2011 New Milwaukee Hand Tools, Power Tools

July 22, 2011 | by Ethan (email) |

I just got back from the great state of Wisconsin where Milwaukee Tools had me out to see their latest tool developments. It was a lot of fun to learn what Milwaukee has been working on, get a tour of their amazing facility and try everything out for myself. I was impressed with a lot of tools and accessories. Unfortunately, I can’t reveal everything as Milwaukee had me sign a waiver, and I think they were serious.

Most media events you hear something like “We want to be the number one tool provider in North America,” but that wasn’t Milwaukee’s goal. Their mission is to be top dog for plumbers, electricians, HVAC and facilities professionals. That means they’re leveraging all their resources for a very specific target, and I think that’ll result in better products for those user groups. On the flip side, that also means people like woodworkers won’t be hearing much from Milwaukee in the coming days.


You might think it’s tough to get excited about accessories. Spend a day working with junkie accessories, and you’ll have a change of heart. Milwaukee brought out two Sawzall blades that caught my attention.

The first is The Ax, 6″ blade. The first tooth on the blade is a unique “Fang Tip” that bites into the wood for quicker plunge cuts. The other teeth feature “Nail Guard,” which basically prevents the teeth from fully seating around a nail and causing the tooth to break. Check out the demonstration video of The Ax making a plunge cut, cutting through nails and lastly through pressure treated wood.

And here’s what the blades look like after. See the Fang Tip and how the teeth wear better?

The second blade is a their new Flush Cut, and this blade is perfect for window and door cut-outs. Milwaukee was smart and made the blade longer so that it’s easier to cut along a 2×4. The blade is also off-set so that it’s lower than the recip. saw providing clearance for your hands. In the same vein, most recip. blades have a slight downward angle, but the Flush Cut is perfectly in-line.

See those black guards? When you make a cut, keep the blade level and those guards will prevent the blade from cutting into the subfloor or dulling on concrete. It’s cool to think “Hey, I coulda really used that last week,” and that’s what I thought about the Flush Cut.

Milwaukee also demonstrated a couple drill bits including this 30° bit holder, and

…this fun take on making a bit holder more useful.

Corded Tools

Next we shifted over to corded tools like SDS Rotary Hammers and grinders. I love how Milwaukee had several competitors tools for us to try out. We couldn’t tell which model they were but Milwaukee said they were the latest available.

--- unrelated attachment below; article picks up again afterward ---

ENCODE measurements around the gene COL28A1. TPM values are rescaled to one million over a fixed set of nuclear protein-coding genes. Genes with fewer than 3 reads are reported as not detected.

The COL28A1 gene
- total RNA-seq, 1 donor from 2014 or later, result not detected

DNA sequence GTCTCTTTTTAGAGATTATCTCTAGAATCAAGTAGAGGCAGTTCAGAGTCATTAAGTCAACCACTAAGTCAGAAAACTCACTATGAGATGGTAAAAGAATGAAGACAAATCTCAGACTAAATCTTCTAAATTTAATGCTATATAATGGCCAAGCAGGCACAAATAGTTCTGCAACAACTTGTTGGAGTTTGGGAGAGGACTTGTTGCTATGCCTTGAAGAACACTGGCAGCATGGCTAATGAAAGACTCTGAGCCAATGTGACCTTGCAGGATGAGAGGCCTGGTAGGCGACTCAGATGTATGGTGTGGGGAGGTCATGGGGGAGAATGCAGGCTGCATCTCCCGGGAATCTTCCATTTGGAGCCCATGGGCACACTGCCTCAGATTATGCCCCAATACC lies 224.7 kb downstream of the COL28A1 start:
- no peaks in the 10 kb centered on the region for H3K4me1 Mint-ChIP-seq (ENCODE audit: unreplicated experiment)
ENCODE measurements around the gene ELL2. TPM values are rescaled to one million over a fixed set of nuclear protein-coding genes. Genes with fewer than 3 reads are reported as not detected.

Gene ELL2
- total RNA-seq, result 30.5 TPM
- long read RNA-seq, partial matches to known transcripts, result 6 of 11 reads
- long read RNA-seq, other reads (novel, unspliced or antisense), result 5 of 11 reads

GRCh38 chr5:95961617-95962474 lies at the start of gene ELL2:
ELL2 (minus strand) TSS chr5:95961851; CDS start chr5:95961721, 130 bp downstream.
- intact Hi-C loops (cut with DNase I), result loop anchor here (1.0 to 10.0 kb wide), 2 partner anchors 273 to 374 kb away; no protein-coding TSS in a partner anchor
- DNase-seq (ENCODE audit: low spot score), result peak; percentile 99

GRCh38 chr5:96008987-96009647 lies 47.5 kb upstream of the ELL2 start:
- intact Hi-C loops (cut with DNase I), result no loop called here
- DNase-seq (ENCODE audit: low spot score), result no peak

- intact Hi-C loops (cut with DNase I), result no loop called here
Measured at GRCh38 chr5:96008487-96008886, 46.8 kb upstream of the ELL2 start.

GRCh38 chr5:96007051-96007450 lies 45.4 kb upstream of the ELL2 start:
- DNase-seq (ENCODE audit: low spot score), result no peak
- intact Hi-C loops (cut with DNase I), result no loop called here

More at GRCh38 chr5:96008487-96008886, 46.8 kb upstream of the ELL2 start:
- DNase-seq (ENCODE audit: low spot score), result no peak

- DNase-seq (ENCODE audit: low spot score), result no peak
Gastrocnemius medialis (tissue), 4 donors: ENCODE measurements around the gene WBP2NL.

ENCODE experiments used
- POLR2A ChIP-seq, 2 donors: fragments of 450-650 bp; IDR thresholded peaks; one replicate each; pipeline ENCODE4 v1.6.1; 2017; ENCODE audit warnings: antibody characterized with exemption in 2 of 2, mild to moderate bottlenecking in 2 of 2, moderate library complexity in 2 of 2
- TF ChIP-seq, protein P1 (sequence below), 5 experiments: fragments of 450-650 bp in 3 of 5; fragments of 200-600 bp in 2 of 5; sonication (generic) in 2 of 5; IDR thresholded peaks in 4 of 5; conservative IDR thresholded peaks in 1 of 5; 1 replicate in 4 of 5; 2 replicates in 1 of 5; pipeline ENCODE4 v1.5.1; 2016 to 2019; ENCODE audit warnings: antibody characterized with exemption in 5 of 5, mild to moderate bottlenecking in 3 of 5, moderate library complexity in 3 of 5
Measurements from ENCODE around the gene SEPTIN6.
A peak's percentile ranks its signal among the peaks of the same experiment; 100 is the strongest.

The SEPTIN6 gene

I really liked how the Milwaukee grinders are completely tool free. There’s a lever for rotating or removing the guard, and you can swap out accessories by hand. I tried it myself, and it was really easy.

Here’s a shot of Dan from Tools in Action trying out a grinder.

Hand Tools

We saw a lot of hand tools but I can’t tell you anything about them. I will say the hand tools are more impressive than what DeWalt just unveiled, and electricians should hold off about a month before replacing any tools.


In the world of diagnostic tools, we took turns with a new thermal imaging gun that can pair the heat map image with an actual photograph. It also has a built in LED light and the M12 battery can be charged separately (rather than having to charge the gun).

Cordless Tools

Milwaukee has been really successful with their M12 and M18 cordless lines, and they’re going to keep innovating. Some of the things I can share include the awesome heated jacket (now available in camo),

… an inspection scope (that helped me win a t-shirt),

… a quality cordless jigsaw (check out my artistic sea-monster creation),

Milwaukee has some new developments that are really exciting. Look for a big shift in cordless tools in Q1 of 2012.

A Tour of Milwaukee HQ

We ended the day with a tour of the Milwaukee facility and it was really cool. Again, I can’t share much but they let me photograph a bit of their history. Enjoy!

5 Responses
  1. brbtr says:

    I used the Milwaukee fang tip demo blade to dismantle a shed that was crushed by a tree and then to cut it up into pieces that my trash service would haul away. I used it to cut nails, 2x’s, cedar paneling, floor decking, flashing, roof decking with felt and shingles attached. It worked GREAT. A few teeth were slightly broken, but the blade is still quite serviceable.

    • Fred says:

      Gives good insight into why the named the tool a “Sawzall” – It saws all kinds of things. I remember my first encounter with Milwaukee was as a 11-12 year old boy. My dad needed to dismantle a tree in the back yard and he brought home this tool from his shop at work. I remember the big red metal case and when he opened it up I was like “whoa… this is gonna be good” – so much better than hack sawing. I had never seen a recip. saw before. Good times.

  2. Eek565 says:

    It’s a shame they won’t be making woodworking tools much any more. When purchasing a large router for my router table it was between theirs or the Porter Cable. Ultimately it seemed the PC had more aftermarket support so I went with that one.

    I like those flush cut blades too. I definitely could have used one of those are my latest project.

  3. supimeister says:

    impressive sea creature for sure!

  4. Russell Kilpela says:

    I am considering a major cordless tool make over for myself and want to go with
    One \ two tool change over 12v. \ 18. V . all my current tools work fine except different chagers and battery’s do you offer a multi tool package where I can choose my own or maybe a have a tool show near Oshkosh Wisconsin where I can get a bit of a discount and switch .

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